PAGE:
>>Joe McIntyre: Now, we do see this myth quite often asked on the Merck manuals and online. Does our skin, adapt to some skincare products? Meaning we should switch the products and brands we use often?
>> Doctor Jonette Keri: You know, Joe, I love this question because I thought about this long and hard, and there have been studies to disprove that our skin gets sensitive for example that shampoo starts working, there's some good studies out there and say the shampoo doesn't stop working, probably keeps working. What it is, I believe is that our bodies change so that the soap I used when I was 35 is not going to be the, the same so by using 55, but that is not as striking as maybe the soap you use at 12 versus the soap you use at 30. So as our bodies change or environment changes maybe I lived in Pennsylvania and now I live in Florida, so you're going to need to adjust your products, somewhat based on where you live in your environment what you're doing, so I think it's more we change than we get used to things.
>>Joe McIntyre: Got it. That's good to know. Now if we make a lot of facial expressions, let's say we're frowning smiling, laughing a lot, are you more likely to get wrinkles on our face faster?
>> Doctor Jonette Keri: So there are two types of wrinkles on the face, there are the dynamic wrinkles and those are the ones can frowning and smiling and laughing. And then there are static wrinkles to just come from over time from aging. Will you get more. I think that when I see people who frown a lot, yes you will be more predisposed when people smile a lot they might get the crow's feet more. I'm not going to take away the smiling but I may help them with the frowning.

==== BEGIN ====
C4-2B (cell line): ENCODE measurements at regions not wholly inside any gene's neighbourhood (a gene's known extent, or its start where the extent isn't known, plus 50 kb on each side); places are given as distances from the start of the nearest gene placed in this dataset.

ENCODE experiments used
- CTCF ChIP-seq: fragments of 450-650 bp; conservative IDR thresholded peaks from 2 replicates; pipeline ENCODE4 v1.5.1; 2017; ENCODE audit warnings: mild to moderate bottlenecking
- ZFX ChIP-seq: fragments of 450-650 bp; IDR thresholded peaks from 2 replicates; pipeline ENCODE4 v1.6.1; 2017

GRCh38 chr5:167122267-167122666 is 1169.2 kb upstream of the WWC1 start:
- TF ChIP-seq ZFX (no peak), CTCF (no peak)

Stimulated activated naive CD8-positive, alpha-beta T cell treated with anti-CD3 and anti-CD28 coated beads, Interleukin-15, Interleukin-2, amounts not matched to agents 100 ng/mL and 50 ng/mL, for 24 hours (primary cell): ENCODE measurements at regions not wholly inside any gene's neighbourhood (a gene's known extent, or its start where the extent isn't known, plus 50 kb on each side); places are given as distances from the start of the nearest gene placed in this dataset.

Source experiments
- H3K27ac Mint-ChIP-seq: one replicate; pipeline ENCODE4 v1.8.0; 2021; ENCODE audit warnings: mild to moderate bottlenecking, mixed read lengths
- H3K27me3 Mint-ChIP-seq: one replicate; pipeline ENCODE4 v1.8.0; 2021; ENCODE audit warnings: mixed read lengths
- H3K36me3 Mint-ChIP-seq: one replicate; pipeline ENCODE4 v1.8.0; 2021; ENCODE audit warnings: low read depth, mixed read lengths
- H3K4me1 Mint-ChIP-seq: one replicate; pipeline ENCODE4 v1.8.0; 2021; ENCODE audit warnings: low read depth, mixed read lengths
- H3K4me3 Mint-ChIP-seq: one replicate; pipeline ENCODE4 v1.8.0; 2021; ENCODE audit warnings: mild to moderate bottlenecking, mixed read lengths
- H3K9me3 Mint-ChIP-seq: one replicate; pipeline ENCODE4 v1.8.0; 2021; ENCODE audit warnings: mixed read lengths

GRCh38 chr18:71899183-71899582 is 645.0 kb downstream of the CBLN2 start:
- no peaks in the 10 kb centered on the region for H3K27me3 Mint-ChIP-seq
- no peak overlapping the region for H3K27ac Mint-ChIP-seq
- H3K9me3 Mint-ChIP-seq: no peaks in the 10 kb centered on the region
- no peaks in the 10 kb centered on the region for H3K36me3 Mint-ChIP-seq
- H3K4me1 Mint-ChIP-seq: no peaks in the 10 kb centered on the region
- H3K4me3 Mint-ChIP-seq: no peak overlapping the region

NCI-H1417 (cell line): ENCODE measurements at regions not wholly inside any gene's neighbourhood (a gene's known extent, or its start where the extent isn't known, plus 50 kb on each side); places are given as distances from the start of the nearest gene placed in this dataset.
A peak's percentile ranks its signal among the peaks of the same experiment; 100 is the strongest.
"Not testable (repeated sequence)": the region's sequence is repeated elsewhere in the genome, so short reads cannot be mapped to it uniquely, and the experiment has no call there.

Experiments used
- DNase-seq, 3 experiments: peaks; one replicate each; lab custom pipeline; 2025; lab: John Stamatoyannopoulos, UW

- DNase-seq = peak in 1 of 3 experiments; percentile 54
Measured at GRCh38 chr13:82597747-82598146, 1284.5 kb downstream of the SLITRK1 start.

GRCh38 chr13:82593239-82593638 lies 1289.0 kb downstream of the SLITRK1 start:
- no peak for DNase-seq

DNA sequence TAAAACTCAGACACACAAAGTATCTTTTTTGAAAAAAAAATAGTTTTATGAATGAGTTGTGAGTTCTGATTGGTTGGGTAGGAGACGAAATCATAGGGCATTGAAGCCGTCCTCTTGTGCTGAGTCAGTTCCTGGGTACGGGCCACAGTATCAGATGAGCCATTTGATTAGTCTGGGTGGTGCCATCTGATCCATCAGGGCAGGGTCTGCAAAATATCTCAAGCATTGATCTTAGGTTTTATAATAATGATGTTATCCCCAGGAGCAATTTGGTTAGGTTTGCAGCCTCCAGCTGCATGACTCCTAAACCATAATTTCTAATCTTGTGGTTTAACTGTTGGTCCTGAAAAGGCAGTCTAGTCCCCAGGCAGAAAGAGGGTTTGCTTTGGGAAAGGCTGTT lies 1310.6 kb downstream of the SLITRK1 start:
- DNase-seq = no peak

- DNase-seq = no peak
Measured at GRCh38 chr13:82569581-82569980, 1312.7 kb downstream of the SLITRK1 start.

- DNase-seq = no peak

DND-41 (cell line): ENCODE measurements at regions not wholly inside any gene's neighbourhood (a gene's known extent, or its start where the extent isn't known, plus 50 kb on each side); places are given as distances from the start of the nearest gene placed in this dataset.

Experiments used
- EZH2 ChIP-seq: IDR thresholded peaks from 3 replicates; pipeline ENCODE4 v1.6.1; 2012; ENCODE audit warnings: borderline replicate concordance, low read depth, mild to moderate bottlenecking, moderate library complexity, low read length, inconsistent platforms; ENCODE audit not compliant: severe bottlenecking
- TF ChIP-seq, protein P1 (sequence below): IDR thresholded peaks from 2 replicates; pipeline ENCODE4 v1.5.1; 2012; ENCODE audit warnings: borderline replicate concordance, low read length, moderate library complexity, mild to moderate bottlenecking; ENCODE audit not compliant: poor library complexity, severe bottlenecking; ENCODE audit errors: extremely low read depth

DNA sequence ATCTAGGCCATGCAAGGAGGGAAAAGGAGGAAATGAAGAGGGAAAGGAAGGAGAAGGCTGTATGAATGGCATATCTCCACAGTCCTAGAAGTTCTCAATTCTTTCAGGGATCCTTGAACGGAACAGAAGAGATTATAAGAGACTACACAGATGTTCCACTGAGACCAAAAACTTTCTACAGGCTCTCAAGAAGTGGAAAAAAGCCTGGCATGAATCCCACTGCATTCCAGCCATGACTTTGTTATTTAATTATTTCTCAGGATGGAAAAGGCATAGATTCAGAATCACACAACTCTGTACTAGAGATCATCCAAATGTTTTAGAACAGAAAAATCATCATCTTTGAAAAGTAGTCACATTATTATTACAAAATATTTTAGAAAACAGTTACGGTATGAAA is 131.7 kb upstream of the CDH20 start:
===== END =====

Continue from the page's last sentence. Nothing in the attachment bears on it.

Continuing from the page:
>>Joe McIntyre: That's good, that's good. Now we mentioned this a little bit in our podcast discussion about acne, but satin pillows have become very popular recently for skincare for protecting your hair. Do these satin pillows actually help your skin do they prevent wrinkles.
>> Doctor Jonette Keri: So, I thought about this question a lot too, if you think about it. Have you ever woken up and you have a crease on your face, because you've slept a certain way. So before the crease and before the pillow. The thing you can do that's the best for sleeping asleep on your back. It takes about three months to change your how your sleeping habit if you sleep on your side regularly, and you want to switch to your back it'll take about three months, if that's good for you medically for everything else. So in my mind, the satin and silk pillows probably helps some, because if you do sleep on the side, you're going to push that skin a little bit more harshly into a more firm pillow case. But the best thing you can do is not a pillow case, it is to sleep on your back for the anti aging for the acne and not have the skin against any type of material at night.
>>Joe McIntyre: Before I let you go, where should our listeners head to for information about skincare beauty how to properly care for their skin. Are there any places you recommend they, they check out first?
>> Doctor Jonette Keri: Sure, I would send them to their dermatologist, the Merck manual has some information, but also the American Academy of Dermatology, has a lot of information on such questions.
>>Joe McIntyre: Well Dr Jonette Keri we covered, not just a ton of information on this episode but on our previous two episodes about acne and protecting ourselves from the sun's harmful rays, for any listeners who haven't checked those out yet, I strongly recommend you do. They're loaded with great information, a lot of myth busting as well. And to our listeners, I want to thank you for joining us and for Dr Q Ray, I'll let her leave you with the message we always leave our listeners.
>> Doctor Jonette Keri: Thanks everybody. Remember medical knowledge is power, Pass it on.